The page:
France issues its first guidelines on the control of foreign direct investments | Dechert LLP

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On September 8, 2022, the French Ministry of Economy and Finance, in charge of approving foreign direct investments (FDI) in strategic sectors, issued its first guidelines, aimed at making the FDI process in France more transparent and clear.

The guidelines are a summary of existing practice. This is even more useful since the decisions that authorize or deny foreign investments are not public. However, FDI decisions may be subject to freedom of information requests: the Ministry considers that only commitments from foreign investors would be considered confidential.

The first thing that stands out is that part of the guidelines refers to the definition of “strategic sectors”. It is clear that the Ministry does not intend to deviate from the case-by-case definitions, which will evolve according to the context and facts of each case. For example, the level at which a subcontractor operates may or may not activate the control.

Therefore, the guidelines focus primarily on clarifying other elements; definition of foreign investor, the type of control of the investment operations under scrutiny, and on the procedure.

Regarding the definition of “foreign investor”, the guidelines confirm a broad approach. An investor can be any type of entity, with or without legal existence, and the foreign investor can be located at any level within the chain of control.

Interestingly, the guidelines pay specific attention to private equity funds. But the message is not clear. The Ministry appears to be willing to consider the chain of control on a case-by-case basis, in light of the rights and obligations of the shareholders, while the applicable provisions focus solely on the identity of the management company.

Regarding the type of control of investment operations, the guidelines clarify that the control is applied as long as the investment thresholds are reached. This can create difficulties when the thresholds are reached as part of a progressive investment: the control will take place at a time when the foreign investor will already have shares, while the first investment is conditional on the possibility of completing his investment plan without risk. negative potential of the Ministry at a later stage.

Another complex situation is assessing whether multiple investors have joint control. The guidelines confirm that a case-by-case approach should also prevail over this criterion. The mere existence of a shareholder agreement is not enough to qualify joint or concerted control between its members. Veto rights and other specific rights will be taken into account to decide on the operation of the entity in question. But the list of decisions at stake is particularly broad, as it can span dispute resolution or lockdown. In case of joint control, all interested foreign investors will have to approve the operation.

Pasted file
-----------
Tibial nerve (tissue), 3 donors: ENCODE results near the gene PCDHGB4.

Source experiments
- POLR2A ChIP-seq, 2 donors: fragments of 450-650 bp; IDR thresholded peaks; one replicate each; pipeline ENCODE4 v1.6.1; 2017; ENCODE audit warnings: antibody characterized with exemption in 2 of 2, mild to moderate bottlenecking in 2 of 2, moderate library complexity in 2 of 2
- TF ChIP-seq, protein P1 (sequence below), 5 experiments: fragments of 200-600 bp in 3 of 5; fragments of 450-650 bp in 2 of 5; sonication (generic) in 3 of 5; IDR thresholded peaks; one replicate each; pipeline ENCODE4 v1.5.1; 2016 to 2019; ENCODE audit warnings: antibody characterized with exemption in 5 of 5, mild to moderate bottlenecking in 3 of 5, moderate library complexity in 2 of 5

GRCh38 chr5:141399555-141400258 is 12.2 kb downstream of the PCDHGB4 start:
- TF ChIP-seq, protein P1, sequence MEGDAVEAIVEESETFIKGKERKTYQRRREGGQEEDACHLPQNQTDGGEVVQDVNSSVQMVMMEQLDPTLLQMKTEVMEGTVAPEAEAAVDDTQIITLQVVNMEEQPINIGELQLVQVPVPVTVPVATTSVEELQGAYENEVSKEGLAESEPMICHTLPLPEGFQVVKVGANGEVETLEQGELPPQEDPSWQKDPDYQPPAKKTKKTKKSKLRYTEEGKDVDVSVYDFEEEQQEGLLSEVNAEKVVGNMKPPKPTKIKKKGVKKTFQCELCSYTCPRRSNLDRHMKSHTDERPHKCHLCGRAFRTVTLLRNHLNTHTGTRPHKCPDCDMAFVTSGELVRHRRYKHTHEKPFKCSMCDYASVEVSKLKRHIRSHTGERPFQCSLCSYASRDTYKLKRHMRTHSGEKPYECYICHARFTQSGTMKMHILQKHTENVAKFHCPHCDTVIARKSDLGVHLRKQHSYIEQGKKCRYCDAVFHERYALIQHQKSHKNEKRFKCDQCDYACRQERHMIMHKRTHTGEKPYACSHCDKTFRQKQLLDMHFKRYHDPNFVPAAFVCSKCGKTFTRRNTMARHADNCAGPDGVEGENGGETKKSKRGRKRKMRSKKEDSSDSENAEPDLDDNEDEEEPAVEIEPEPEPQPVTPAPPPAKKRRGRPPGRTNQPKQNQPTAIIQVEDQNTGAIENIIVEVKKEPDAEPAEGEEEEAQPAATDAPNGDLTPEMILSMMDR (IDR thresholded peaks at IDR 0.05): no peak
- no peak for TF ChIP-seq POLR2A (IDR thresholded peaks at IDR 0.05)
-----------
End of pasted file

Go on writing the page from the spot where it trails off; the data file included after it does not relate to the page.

As for the procedure itself, the guidelines formalize the possibility of informal exchanges with the Ministry in case of complex situations, both for the target and for the investor, in particular to clarify the purpose of the investment.

With regard to deadlines, the Ministry appears to depart from past practice in two ways. First of all, the signing and closing dates will be taken into account only if they are justified. Second, it will stop accepting notifications that are based on both the request for an opinion and the request for authorization. But the good news is that the clock is ticking on phase two, which cannot last more than 45 business days.

As for the commitments that investors can condition the liquidation of an investment, the guidelines confirm that they are not subject to negotiation during phase two. However, both the investor and the Ministry may request its review over time.

Finally, the guidelines contemplate sanctions: the amount will depend on the context and the behavior of the investor. It is important to highlight that the Ministry considers that its action in case of intent or omission is not prescriptive. However, this could be questioned in light of the general principles that prevail over sanctions.

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